What’s The Difference Between An Appraisal And A Home Inspection?

Buying a home can be confusing. Even after you’ve found what you think is your “dream home,” there are many steps to take before the last t’s and i’s are crossed and dotted.

It can be hard to keep track of what’s what, and so buyers often confuse the purposes of a home appraisal and a home inspection—which are two separate things. Both will require entrance to the property via the existing lockbox or a scheduled meeting with your agent.

Home Appraisal vs. Home Inspection

Two types of walk-throughs may occur after your real estate agent receives the seller’s acceptance of the offer.

Home Appraisal Walk-Through

The first is a walk-through from a licensed or certified appraiser. This step is typically required by – and generated by – the lender. Lenders typically have independent appraisers they prefer to use and recommend because they want the job done right.

The home appraisal compares your home and property status with those in the local area to verify that the price you’re paying makes sense to the bank compared to similar properties. In other words, if you default on the home loan, the lender wants to ensure they can make their money back (and then some) when they resell it.

Home Inspection

Your real estate agent will recommend a home inspection so you have a clear idea of the status of each significant component in the home. Like lenders, agents often partner with certified home inspectors they can rely on to provide fast turnarounds and accurate inspection reports.

What Happens During the Appraisal?

The home appraisal is done to establish the home’s fair market value – regardless of what you’re willing to pay. So, the appraiser does an in-depth walk-through. However, they don’t have the know-how or the prerogative to provide any construction-oriented feedback.

Appraisers are more interested in:

  • Measuring exterior/interior spaces to ensure square footage is accurate.
  • Provide a general statement about the home’s status/condition with photo evidence. For example, they may note things are outdated or cite obvious damage, but that’s it.
  • They verify that the number of bedrooms/bathrooms is accurate and that the home has the appliances, features, bonus rooms, etc., as advertised.
  • They’ll note any additional bonuses or features that may add value to the home (as well as any that would detract).

Once appraisers complete their report, they provide the lender, agent, prospective buyer, and seller with an official appraisal report that states what they feel the real market value of the home is when compared with recent final sales prices from similar homes in the area.

What Is A Home Inspection?

Home inspections are an in-depth, construction-specific evaluation of the property. In the case of buying a new home, homebuyers get a complete home inspection to get a clear picture of the home’s condition from top to bottom.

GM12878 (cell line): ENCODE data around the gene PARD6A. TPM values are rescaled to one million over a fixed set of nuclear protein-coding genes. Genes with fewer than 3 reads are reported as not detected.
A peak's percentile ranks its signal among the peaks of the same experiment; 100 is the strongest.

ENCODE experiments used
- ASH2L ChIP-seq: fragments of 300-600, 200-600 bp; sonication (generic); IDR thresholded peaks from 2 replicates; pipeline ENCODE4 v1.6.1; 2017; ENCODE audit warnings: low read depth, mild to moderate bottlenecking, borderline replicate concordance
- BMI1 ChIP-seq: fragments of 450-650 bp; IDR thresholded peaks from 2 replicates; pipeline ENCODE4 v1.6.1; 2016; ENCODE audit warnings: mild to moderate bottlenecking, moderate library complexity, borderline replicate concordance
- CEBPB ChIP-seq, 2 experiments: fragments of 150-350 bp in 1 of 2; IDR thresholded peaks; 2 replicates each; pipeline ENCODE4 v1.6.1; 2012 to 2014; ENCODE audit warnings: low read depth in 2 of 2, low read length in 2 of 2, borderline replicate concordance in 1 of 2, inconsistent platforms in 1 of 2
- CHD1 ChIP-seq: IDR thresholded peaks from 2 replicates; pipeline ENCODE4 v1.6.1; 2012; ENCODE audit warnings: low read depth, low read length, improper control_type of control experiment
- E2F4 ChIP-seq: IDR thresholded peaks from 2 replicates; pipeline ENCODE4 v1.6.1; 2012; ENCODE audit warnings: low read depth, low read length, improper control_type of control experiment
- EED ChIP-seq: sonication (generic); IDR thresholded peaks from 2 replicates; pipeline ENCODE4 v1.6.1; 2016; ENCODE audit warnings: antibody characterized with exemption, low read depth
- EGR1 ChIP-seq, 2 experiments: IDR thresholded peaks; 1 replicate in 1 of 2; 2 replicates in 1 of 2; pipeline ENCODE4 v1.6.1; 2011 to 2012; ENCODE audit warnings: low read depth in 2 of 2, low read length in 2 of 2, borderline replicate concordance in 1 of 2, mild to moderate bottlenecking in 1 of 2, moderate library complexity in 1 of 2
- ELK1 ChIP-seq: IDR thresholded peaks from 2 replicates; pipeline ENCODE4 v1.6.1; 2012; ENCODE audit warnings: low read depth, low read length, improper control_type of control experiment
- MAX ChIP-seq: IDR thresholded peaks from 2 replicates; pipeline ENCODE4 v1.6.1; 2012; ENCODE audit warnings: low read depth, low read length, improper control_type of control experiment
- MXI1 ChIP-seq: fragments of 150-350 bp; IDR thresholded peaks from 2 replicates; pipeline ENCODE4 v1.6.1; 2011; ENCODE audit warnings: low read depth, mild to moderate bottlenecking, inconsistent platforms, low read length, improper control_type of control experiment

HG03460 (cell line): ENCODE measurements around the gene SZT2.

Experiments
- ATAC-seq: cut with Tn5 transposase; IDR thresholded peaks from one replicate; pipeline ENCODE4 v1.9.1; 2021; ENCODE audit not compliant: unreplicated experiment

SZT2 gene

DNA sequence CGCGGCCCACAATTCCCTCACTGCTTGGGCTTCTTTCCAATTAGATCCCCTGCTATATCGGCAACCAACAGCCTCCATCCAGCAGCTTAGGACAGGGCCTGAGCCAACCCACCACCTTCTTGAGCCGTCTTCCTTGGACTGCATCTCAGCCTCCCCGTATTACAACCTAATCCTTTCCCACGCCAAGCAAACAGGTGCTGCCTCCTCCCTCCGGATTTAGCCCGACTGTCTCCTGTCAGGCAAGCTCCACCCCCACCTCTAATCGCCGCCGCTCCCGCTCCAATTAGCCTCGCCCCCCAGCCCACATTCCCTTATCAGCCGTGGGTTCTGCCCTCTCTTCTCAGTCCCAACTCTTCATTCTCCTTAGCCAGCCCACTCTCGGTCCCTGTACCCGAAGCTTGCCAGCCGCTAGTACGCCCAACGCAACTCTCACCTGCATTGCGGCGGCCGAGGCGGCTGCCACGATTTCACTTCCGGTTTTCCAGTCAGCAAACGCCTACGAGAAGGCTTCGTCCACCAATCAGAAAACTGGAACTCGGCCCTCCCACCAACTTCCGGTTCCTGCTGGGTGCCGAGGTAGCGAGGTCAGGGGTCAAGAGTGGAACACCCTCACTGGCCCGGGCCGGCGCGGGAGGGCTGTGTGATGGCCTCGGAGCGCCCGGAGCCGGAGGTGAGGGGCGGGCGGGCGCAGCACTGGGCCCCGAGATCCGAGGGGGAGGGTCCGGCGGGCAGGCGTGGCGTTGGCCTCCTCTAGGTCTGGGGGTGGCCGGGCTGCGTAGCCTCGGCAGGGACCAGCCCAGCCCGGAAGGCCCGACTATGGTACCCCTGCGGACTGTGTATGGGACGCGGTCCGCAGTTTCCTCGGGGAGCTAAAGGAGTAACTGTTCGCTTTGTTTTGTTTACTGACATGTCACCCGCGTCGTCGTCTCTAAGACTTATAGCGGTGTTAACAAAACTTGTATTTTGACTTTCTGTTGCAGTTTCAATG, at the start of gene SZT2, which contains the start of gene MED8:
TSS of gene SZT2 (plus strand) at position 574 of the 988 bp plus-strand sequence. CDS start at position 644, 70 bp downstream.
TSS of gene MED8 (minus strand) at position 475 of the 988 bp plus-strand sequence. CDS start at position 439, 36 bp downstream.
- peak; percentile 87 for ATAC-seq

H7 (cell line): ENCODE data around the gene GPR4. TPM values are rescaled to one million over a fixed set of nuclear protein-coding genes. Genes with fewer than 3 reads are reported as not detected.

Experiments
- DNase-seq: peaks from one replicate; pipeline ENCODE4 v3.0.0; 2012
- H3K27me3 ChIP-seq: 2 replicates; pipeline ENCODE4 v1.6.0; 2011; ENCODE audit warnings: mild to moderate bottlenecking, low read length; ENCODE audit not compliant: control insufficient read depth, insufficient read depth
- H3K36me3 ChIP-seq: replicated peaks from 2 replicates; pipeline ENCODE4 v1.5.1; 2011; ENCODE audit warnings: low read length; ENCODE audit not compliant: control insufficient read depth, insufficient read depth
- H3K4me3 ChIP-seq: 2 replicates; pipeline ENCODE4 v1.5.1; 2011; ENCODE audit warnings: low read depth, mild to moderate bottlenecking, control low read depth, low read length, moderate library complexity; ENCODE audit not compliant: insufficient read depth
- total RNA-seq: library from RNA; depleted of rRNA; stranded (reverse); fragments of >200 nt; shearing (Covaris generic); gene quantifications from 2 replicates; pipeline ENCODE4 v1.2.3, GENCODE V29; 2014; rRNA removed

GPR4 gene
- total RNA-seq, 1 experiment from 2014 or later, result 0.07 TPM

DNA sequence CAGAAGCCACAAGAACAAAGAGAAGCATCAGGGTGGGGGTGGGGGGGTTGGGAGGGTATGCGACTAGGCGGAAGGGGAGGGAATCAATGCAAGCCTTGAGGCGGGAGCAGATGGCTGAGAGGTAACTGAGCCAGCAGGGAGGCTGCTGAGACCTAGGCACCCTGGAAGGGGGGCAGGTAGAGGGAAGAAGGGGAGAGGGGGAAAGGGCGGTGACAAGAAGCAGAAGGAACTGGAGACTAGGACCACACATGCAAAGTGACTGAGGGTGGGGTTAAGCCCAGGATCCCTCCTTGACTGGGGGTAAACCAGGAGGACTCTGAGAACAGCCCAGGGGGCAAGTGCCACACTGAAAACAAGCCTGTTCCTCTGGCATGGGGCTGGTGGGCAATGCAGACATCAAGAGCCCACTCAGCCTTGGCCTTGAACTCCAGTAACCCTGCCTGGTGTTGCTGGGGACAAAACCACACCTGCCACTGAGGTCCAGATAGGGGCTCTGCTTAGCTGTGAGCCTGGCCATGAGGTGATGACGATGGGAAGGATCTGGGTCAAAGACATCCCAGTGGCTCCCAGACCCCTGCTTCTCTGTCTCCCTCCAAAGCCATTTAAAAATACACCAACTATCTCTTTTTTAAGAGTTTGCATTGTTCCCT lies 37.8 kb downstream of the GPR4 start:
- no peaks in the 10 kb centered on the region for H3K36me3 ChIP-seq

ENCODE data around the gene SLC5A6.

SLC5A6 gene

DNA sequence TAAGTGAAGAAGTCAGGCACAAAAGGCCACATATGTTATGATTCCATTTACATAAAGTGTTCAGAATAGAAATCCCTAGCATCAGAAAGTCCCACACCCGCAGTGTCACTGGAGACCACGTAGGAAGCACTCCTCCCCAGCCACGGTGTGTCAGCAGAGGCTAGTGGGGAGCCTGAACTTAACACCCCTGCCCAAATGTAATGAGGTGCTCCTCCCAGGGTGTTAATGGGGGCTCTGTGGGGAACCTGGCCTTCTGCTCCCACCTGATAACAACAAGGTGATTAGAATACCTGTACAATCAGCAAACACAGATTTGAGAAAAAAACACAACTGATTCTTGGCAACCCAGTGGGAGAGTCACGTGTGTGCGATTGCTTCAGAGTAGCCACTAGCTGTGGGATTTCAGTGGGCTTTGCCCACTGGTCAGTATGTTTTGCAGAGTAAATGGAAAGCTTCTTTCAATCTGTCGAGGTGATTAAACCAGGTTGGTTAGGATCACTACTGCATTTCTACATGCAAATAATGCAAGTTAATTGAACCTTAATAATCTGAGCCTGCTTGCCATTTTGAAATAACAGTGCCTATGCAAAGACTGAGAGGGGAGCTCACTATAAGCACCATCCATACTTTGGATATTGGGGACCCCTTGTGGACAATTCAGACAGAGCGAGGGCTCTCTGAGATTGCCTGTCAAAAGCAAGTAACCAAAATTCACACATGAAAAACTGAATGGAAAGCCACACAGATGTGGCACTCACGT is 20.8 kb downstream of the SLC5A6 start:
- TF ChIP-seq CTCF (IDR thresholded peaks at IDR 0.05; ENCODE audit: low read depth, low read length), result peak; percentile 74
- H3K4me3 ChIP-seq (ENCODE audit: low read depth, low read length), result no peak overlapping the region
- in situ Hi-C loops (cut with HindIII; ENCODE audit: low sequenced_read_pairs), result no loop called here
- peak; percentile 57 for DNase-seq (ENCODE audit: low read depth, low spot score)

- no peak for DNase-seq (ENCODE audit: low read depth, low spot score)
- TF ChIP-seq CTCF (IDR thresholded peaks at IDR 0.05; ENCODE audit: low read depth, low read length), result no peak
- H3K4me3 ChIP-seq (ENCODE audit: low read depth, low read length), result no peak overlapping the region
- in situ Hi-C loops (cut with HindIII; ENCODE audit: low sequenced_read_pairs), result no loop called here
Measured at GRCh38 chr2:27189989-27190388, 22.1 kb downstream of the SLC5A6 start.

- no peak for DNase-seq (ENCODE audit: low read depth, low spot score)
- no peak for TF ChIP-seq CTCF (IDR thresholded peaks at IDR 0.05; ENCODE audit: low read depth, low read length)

Here’s an example of what your home inspector will be looking at:

  • Property grading and drainage
  • The roof system
  • Attic, insulation, and ventilation
  • Plumbing
  • The foundation, looking for any evidence of cracks or issues
  • HVAC systems and duct work
  • Furnaces/chimneys
  • Electrical panel, wiring, fixtures, and outlets
  • Windows and door frames
  • Exterior/interior trim
  • Flooring
  • Ceilings
  • Exterior siding, masonry, or stonework
  • And more

A pre-purchase home inspection will not tell you anything about a home’s market value, but it will tell you some essential things about whether a home is safe and structurally sound. Based on what you learn from the final inspection report, your house may go up or down in “personal” value.

Other Types Of Inspections

In addition to home inspections and home appraisals, you may order additional inspections or add-ons from the home inspection company. For example:

  • Wind Mitigation: A wind mitigation inspection looks specifically at the specific home features that protect the building from storm and wind damage. These can be automatically generated from a full home inspection. However, for long time homeowners who simply get 4 point inspection for insurance purposes, adding a wind mitigation inspection is a good idea and could save you on insurance premiums.
  • Sewer Scope: If you’re purchasing a home that is 30 years old or more, is obviously not in good repair, or your home appraisal noted evidence of sewer/septic issues, you should invest in a sewer scope inspection so you know where things stand.
  • Wood Destroying Organisms (WDO): If you’ve scheduled a full home inspection, you can add on a WDO inspection. If we determine your home is currently infested, we can refer you to a local licensed pest control firm to take it from there.
  • Infrared: Similarly, infrared inspections are another full home inspection add-on. Any signs of latent leaks or moisture control issues can be hard to assess accurately without a view into the interior walls. However, using infrared technology, we can see inside the walls without opening them up, better identifying the problem’s source.

SIP is Volusia County’s Top Home Inspector

Looking for a qualified home inspector? Super Inspection Pros is an InterNACHI-certified inspector with decades of experience serving Central Florida with efficient yet thorough home inspections.

To simplify things, we’re happy to time our visit with the appraiser, making it even easier for your real estate agent. Contact us today for more information or to schedule an inspection of your home.

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